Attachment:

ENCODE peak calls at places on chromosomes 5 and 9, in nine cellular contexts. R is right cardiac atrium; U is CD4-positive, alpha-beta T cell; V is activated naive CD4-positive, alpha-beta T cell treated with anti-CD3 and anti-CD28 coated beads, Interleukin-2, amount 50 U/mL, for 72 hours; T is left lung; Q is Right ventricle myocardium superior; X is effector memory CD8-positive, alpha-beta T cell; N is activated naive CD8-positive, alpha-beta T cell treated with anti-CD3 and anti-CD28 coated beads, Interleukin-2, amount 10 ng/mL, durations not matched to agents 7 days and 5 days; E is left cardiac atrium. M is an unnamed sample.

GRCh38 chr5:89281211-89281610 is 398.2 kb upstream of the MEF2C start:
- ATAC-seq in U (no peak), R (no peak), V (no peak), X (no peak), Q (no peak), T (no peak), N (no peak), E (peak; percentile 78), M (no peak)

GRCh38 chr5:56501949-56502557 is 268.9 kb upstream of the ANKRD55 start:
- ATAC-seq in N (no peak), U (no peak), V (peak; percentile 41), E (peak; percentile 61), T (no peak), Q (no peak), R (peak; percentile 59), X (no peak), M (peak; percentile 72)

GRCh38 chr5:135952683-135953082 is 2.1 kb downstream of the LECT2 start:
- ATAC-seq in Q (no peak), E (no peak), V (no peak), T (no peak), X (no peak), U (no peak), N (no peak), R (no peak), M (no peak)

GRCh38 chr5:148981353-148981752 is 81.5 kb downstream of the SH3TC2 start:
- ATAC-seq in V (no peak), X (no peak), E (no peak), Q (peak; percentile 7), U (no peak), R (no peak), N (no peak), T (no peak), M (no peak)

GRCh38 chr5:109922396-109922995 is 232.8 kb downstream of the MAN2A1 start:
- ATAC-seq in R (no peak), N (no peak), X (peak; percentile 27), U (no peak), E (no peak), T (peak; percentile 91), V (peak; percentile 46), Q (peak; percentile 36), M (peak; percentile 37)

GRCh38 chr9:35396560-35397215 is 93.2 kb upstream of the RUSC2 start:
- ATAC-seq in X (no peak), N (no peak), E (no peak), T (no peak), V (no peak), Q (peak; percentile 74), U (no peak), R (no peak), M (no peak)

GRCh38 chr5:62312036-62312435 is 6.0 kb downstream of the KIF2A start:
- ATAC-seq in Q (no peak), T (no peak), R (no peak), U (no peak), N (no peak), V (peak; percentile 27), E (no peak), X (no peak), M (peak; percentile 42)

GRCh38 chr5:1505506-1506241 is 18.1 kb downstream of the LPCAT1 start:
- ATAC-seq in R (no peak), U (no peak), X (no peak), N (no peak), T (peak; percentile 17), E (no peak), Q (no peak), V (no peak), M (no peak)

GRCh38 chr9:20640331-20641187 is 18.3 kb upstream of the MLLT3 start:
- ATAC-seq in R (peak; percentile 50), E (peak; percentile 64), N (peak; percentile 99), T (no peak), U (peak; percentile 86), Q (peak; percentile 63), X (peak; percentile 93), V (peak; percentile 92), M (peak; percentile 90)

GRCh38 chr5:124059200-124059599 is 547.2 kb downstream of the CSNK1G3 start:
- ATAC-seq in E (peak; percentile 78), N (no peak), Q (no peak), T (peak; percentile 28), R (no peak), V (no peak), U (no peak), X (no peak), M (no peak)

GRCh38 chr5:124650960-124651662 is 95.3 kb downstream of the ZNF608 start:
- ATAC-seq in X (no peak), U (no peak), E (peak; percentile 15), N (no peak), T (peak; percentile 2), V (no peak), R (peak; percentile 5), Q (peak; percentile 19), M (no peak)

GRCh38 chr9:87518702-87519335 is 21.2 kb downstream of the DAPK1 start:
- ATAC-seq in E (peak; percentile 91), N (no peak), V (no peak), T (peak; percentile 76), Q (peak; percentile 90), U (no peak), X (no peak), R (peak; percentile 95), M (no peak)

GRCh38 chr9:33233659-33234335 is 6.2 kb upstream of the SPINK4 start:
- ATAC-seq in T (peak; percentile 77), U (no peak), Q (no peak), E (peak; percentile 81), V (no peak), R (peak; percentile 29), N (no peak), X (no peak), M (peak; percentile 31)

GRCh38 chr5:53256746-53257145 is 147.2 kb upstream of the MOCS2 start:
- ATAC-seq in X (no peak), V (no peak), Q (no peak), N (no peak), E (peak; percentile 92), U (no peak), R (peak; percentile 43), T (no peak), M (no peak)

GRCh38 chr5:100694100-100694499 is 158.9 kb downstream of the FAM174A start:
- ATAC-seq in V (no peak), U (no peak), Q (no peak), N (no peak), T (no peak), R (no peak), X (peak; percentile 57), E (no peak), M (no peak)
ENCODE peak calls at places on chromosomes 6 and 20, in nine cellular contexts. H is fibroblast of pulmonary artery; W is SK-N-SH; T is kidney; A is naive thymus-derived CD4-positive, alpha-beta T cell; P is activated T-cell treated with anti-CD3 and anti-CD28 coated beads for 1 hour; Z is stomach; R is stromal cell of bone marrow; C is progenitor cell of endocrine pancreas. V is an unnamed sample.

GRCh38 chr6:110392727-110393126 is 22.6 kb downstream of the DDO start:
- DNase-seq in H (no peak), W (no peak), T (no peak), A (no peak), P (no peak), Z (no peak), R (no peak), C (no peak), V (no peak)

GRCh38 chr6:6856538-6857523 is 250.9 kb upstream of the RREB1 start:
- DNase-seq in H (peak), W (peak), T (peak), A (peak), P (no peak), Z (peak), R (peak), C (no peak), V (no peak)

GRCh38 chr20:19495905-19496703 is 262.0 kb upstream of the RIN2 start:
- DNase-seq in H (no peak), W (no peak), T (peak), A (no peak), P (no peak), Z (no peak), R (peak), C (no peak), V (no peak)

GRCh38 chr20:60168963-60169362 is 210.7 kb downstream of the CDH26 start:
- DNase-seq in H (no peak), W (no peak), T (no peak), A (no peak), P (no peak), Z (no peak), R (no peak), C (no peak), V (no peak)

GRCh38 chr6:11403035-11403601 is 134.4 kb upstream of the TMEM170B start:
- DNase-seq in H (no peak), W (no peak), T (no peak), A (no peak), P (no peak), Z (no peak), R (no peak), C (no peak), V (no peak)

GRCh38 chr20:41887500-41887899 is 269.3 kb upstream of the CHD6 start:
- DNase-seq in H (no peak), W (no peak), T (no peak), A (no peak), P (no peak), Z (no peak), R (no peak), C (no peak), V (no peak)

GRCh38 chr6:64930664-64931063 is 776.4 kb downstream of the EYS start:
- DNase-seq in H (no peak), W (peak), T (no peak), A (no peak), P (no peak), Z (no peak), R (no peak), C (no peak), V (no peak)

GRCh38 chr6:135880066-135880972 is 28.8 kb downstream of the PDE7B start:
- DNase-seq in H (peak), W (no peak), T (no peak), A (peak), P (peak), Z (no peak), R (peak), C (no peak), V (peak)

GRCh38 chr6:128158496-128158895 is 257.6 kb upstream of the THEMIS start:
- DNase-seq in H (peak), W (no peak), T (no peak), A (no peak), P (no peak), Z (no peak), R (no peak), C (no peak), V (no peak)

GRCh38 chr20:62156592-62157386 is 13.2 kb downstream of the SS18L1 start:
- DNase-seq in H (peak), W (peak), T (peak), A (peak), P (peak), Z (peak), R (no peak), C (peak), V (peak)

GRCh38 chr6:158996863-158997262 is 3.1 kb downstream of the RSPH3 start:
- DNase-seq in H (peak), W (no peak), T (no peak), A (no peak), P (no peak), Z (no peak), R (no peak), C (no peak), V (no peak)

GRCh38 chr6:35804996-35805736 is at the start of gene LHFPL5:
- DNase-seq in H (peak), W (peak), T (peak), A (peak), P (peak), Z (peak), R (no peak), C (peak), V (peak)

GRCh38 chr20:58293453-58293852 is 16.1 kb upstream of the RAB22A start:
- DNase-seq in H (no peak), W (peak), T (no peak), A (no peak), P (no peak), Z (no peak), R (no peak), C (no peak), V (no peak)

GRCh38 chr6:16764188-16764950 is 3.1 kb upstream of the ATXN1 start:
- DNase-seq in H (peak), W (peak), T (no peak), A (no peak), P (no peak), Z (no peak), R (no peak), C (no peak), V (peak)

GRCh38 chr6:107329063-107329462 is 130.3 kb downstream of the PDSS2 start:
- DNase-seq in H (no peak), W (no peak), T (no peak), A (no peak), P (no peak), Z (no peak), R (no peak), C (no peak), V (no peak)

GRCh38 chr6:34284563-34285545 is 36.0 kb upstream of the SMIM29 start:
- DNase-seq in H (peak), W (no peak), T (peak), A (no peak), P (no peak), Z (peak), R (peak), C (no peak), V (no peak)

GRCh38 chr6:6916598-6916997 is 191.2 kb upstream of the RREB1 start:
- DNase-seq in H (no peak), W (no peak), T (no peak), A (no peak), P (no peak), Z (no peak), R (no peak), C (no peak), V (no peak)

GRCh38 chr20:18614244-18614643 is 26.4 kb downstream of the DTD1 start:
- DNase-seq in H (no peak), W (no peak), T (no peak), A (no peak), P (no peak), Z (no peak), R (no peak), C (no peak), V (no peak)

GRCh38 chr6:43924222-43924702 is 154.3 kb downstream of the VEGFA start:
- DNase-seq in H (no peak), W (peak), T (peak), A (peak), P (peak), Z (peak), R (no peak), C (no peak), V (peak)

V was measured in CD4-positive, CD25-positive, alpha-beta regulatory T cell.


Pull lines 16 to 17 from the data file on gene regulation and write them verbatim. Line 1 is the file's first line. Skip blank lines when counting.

GRCh38 chr5:1505506-1506241 is 18.1 kb downstream of the LPCAT1 start:
- ATAC-seq in R (no peak), U (no peak), X (no peak), N (no peak), T (peak; percentile 17), E (no peak), Q (no peak), V (no peak), M (no peak)